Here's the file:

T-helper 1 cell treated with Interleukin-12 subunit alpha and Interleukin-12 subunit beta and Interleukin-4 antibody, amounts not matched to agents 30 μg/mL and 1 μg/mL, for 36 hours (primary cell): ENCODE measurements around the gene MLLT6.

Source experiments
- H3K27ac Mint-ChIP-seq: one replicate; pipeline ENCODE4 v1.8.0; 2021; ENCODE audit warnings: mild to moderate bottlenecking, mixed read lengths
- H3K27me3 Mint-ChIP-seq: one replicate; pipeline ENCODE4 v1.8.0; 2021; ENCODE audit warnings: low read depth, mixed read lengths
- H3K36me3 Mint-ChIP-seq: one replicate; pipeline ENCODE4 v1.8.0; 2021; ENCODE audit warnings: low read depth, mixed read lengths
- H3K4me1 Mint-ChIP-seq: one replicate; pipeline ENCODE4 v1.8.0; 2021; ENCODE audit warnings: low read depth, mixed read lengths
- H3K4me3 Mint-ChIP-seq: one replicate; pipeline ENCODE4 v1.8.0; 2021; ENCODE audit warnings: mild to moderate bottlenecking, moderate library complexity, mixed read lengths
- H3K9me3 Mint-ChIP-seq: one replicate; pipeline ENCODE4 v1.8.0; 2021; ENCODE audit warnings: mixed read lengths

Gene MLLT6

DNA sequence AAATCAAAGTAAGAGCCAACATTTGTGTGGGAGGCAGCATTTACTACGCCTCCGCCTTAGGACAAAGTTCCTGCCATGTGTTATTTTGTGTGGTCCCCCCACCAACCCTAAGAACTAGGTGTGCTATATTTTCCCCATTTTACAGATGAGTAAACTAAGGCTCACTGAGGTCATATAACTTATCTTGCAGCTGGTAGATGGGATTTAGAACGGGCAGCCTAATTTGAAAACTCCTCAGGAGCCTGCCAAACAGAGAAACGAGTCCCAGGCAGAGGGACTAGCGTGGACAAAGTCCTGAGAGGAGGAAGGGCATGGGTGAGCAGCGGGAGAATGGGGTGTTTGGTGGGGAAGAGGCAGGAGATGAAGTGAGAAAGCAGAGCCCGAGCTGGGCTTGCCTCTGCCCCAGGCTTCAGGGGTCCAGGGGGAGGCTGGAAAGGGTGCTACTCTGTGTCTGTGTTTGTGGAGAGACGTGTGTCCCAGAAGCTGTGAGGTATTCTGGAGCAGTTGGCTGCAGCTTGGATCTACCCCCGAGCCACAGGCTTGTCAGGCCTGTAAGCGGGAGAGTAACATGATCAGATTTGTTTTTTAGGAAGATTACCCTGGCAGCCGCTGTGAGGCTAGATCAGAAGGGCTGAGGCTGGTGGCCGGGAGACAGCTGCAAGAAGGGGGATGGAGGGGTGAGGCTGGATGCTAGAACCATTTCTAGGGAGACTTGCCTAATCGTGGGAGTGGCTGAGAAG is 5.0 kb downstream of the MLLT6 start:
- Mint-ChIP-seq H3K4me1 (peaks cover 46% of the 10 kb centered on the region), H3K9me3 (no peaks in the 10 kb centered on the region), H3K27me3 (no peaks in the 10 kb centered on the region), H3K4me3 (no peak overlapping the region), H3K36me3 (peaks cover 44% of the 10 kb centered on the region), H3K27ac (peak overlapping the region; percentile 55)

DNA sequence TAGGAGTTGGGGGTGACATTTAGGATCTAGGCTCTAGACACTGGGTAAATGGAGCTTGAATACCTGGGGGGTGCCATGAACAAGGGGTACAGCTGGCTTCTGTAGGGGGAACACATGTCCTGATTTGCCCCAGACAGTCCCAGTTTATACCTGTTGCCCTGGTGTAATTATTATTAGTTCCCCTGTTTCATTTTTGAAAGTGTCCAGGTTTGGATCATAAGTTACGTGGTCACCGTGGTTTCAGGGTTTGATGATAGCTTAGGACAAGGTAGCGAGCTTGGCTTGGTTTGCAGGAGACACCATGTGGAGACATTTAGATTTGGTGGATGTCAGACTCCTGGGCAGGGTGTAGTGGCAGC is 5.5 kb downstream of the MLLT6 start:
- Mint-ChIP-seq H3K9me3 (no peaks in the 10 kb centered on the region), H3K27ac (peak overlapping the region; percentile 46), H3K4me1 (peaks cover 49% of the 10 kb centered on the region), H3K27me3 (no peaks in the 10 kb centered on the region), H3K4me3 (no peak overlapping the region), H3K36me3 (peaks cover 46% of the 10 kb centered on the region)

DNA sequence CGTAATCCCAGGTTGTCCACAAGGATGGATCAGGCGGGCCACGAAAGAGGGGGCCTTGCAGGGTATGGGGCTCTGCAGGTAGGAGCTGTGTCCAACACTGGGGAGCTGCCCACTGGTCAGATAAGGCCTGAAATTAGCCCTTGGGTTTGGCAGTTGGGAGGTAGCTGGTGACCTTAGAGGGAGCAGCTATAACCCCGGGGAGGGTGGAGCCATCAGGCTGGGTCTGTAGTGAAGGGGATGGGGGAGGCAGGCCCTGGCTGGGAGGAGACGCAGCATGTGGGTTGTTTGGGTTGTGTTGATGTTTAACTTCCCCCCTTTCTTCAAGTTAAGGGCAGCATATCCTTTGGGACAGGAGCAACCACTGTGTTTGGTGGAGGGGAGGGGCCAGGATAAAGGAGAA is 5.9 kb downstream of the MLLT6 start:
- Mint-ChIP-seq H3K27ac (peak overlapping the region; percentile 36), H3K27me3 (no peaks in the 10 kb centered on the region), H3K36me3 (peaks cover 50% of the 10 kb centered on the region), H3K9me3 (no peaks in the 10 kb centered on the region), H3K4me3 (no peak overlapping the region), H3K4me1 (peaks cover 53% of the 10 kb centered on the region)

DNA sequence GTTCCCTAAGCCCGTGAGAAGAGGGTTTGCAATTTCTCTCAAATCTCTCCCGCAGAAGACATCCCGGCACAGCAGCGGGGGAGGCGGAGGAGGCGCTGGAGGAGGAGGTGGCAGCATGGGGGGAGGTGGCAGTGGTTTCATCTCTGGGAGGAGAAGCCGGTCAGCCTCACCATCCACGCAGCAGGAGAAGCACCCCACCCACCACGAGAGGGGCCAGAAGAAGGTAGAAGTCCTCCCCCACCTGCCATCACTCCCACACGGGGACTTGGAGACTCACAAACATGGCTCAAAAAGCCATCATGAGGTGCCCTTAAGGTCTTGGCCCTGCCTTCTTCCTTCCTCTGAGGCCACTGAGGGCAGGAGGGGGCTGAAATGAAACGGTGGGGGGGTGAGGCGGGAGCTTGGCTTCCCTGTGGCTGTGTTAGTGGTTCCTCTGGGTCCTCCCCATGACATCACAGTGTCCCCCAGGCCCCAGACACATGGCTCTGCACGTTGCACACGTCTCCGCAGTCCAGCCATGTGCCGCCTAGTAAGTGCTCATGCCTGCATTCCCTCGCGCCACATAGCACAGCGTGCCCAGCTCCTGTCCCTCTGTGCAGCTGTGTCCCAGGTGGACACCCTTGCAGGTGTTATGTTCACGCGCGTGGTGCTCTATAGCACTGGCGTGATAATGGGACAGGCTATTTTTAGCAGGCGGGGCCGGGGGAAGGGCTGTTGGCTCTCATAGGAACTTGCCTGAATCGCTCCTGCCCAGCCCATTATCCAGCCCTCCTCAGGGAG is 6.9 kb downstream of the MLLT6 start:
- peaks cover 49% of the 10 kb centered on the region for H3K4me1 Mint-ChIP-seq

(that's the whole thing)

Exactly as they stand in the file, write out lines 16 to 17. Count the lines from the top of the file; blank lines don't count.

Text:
DNA sequence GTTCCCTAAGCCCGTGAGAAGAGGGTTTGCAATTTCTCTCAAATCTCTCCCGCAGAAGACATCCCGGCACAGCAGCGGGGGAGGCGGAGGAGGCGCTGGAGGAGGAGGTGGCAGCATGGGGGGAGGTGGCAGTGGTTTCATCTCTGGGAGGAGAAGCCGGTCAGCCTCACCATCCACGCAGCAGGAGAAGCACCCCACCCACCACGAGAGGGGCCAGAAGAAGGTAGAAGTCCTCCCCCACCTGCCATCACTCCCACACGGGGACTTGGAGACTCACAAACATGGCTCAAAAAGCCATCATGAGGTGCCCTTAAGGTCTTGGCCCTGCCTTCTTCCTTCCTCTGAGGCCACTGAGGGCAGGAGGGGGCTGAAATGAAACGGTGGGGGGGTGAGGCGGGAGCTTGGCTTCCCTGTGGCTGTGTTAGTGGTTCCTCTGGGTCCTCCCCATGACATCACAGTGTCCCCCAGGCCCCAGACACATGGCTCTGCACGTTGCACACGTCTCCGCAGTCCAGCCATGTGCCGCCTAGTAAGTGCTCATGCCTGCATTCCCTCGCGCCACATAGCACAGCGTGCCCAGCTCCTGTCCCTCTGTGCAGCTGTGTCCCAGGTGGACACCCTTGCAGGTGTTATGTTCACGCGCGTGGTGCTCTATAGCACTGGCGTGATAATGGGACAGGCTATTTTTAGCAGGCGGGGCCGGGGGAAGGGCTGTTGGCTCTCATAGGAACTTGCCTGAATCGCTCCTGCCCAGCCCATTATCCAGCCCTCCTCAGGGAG is 6.9 kb downstream of the MLLT6 start:
- peaks cover 49% of the 10 kb centered on the region for H3K4me1 Mint-ChIP-seq